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Koan: Sleeping in the Daytime

Sleeping in the Daytime

The master Soyen Shaku passed from this world when he was sixty-one years of age. Fulfilling his life’s work, he left a great teaching, far richer than that of most Zen masters. His pupils used to sleep in the daytime during midsummer, and while he overlooked this he himself never wasted a minute.

When he was but twelve years old he was already studying Tendai philosophical speculation. One summer day the air had been so sultry that little Soyen stretched his legs and went to sleep while his teacher was away.

Three hours passed when, suddenly waking, he heard his master enter, but it was too late. There he lay, sprawled across the doorway.

“I beg your pardon, I beg your pardon,” his teacher whispered, stepping carefully over Soyen’s body as if it were that of some distinguished guest. After this, Soyen never slept again in the afternoon.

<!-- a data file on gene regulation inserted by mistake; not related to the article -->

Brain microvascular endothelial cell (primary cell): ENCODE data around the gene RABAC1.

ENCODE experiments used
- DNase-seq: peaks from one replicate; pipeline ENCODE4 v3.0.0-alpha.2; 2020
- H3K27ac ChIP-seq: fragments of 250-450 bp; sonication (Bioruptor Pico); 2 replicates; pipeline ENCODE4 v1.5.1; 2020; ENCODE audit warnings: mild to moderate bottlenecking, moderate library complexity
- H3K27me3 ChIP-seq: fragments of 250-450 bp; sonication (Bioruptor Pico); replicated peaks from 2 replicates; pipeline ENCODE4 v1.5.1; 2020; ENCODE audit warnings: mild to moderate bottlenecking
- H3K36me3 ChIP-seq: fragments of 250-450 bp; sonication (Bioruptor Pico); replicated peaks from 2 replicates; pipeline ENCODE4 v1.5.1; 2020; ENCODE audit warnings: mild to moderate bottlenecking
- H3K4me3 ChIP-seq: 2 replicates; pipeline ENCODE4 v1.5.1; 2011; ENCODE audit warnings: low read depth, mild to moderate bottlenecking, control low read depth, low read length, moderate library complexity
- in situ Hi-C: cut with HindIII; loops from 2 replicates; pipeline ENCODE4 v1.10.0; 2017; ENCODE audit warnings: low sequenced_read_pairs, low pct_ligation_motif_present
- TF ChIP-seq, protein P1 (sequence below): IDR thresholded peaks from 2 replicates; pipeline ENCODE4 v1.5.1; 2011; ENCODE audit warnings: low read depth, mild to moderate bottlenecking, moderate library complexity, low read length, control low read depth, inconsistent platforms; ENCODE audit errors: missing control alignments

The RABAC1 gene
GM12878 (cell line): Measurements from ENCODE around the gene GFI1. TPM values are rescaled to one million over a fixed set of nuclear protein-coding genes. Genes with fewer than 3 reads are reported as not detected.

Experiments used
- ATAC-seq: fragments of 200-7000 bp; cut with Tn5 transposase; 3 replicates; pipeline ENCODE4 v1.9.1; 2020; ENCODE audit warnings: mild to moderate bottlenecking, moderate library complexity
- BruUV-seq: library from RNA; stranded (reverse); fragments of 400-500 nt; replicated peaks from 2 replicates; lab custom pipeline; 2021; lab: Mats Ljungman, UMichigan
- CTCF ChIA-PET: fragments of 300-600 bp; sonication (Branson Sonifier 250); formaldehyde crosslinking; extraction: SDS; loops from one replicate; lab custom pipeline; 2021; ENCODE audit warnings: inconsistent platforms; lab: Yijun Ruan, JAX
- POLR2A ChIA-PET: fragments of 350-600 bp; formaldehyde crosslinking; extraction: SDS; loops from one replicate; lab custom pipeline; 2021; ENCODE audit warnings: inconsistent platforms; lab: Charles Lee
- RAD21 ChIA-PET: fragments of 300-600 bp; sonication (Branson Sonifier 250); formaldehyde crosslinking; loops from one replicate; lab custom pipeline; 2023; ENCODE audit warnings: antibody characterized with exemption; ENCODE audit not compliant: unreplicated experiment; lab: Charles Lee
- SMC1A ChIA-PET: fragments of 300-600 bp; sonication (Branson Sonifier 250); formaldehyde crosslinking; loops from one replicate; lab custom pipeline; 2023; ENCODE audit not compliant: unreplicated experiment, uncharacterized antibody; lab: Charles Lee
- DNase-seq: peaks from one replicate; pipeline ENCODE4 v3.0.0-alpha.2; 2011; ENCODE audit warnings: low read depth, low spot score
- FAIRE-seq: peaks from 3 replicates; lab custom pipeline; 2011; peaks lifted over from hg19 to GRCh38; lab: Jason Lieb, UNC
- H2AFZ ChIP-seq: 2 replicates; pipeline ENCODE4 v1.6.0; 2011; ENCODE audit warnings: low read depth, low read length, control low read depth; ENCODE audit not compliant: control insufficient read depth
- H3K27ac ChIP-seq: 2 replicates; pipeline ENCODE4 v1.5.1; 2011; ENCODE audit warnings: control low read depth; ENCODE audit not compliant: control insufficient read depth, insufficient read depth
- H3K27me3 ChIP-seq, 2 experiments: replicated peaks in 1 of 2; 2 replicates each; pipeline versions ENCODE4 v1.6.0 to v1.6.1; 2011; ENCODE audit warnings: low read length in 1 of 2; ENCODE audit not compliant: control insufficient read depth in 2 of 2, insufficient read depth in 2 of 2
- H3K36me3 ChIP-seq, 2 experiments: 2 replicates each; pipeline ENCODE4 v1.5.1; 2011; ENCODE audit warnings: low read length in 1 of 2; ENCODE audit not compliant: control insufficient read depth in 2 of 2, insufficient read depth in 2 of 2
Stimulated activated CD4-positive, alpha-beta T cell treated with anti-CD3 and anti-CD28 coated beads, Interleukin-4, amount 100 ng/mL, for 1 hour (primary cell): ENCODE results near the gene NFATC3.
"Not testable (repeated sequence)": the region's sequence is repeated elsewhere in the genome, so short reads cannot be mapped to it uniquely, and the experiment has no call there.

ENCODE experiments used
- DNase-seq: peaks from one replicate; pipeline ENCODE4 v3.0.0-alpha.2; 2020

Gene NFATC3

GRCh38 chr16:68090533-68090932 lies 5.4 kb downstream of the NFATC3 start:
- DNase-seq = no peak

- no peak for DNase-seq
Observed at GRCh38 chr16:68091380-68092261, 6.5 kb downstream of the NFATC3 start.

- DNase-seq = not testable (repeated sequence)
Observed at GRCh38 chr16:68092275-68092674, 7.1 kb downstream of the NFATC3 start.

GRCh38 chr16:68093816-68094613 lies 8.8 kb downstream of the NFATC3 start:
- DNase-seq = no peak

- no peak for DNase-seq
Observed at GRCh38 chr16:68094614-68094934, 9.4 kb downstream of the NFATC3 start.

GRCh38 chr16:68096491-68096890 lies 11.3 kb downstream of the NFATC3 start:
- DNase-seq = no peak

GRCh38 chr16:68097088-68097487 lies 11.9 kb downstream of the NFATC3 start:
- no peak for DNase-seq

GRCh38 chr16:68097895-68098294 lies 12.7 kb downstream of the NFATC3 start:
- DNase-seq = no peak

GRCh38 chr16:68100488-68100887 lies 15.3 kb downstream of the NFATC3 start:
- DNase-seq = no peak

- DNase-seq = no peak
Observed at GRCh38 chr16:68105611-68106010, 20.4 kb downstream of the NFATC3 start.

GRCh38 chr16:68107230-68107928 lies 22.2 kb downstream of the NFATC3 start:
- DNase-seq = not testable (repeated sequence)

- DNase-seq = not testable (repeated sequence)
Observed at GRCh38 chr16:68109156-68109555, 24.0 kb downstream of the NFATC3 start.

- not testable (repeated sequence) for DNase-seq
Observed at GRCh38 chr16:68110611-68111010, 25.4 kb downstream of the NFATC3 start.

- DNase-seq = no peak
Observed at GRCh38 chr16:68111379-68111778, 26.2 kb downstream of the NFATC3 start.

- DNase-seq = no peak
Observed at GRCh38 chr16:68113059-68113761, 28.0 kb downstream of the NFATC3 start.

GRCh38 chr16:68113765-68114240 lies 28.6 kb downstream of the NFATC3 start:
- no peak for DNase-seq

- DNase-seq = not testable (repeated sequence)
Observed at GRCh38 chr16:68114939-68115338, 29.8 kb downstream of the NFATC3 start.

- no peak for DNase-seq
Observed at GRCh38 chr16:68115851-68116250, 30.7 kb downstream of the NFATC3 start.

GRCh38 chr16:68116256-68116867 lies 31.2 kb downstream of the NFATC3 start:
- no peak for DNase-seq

2 comments to Koan: Sleeping in the Daytime

  • Beautiful Koan showing how to effectively influence others. Had not read this one before. Thanks!

  • Mike

    I think he said I beg your pardon I beg your pardon, and stepped over him like a distinguished guest, as if to say. You sleep your day away, you must have the answer already. His teacher acted reverently towards him like that subtly saying, don’t waste your time like this.

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